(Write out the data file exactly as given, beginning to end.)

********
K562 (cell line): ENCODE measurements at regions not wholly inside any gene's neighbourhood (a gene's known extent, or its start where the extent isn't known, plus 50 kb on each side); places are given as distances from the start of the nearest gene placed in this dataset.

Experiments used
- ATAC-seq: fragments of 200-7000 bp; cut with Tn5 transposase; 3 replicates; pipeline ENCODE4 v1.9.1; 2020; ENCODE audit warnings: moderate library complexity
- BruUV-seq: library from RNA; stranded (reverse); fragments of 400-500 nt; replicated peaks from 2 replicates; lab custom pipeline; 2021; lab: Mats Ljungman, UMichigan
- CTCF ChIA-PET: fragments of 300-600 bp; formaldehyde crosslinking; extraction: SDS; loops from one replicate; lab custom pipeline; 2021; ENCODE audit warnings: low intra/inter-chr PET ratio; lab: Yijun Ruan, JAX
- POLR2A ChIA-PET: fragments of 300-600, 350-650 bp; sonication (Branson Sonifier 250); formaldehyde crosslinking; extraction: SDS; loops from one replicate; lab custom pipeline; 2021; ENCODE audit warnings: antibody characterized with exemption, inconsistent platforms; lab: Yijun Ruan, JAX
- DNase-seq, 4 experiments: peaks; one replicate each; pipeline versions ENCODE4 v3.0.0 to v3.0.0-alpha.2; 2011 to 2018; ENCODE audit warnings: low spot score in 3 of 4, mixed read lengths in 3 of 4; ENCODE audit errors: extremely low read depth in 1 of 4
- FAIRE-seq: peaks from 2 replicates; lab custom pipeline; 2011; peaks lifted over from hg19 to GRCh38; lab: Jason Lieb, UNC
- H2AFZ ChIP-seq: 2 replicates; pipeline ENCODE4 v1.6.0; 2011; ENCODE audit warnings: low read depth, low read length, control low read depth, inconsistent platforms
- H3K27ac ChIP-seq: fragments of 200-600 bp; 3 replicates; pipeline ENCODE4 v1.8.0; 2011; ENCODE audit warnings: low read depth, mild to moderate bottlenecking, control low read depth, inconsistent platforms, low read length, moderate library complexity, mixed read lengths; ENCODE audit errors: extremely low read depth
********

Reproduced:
K562 (cell line): ENCODE measurements at regions not wholly inside any gene's neighbourhood (a gene's known extent, or its start where the extent isn't known, plus 50 kb on each side); places are given as distances from the start of the nearest gene placed in this dataset.

Experiments used
- ATAC-seq: fragments of 200-7000 bp; cut with Tn5 transposase; 3 replicates; pipeline ENCODE4 v1.9.1; 2020; ENCODE audit warnings: moderate library complexity
- BruUV-seq: library from RNA; stranded (reverse); fragments of 400-500 nt; replicated peaks from 2 replicates; lab custom pipeline; 2021; lab: Mats Ljungman, UMichigan
- CTCF ChIA-PET: fragments of 300-600 bp; formaldehyde crosslinking; extraction: SDS; loops from one replicate; lab custom pipeline; 2021; ENCODE audit warnings: low intra/inter-chr PET ratio; lab: Yijun Ruan, JAX
- POLR2A ChIA-PET: fragments of 300-600, 350-650 bp; sonication (Branson Sonifier 250); formaldehyde crosslinking; extraction: SDS; loops from one replicate; lab custom pipeline; 2021; ENCODE audit warnings: antibody characterized with exemption, inconsistent platforms; lab: Yijun Ruan, JAX
- DNase-seq, 4 experiments: peaks; one replicate each; pipeline versions ENCODE4 v3.0.0 to v3.0.0-alpha.2; 2011 to 2018; ENCODE audit warnings: low spot score in 3 of 4, mixed read lengths in 3 of 4; ENCODE audit errors: extremely low read depth in 1 of 4
- FAIRE-seq: peaks from 2 replicates; lab custom pipeline; 2011; peaks lifted over from hg19 to GRCh38; lab: Jason Lieb, UNC
- H2AFZ ChIP-seq: 2 replicates; pipeline ENCODE4 v1.6.0; 2011; ENCODE audit warnings: low read depth, low read length, control low read depth, inconsistent platforms
- H3K27ac ChIP-seq: fragments of 200-600 bp; 3 replicates; pipeline ENCODE4 v1.8.0; 2011; ENCODE audit warnings: low read depth, mild to moderate bottlenecking, control low read depth, inconsistent platforms, low read length, moderate library complexity, mixed read lengths; ENCODE audit errors: extremely low read depth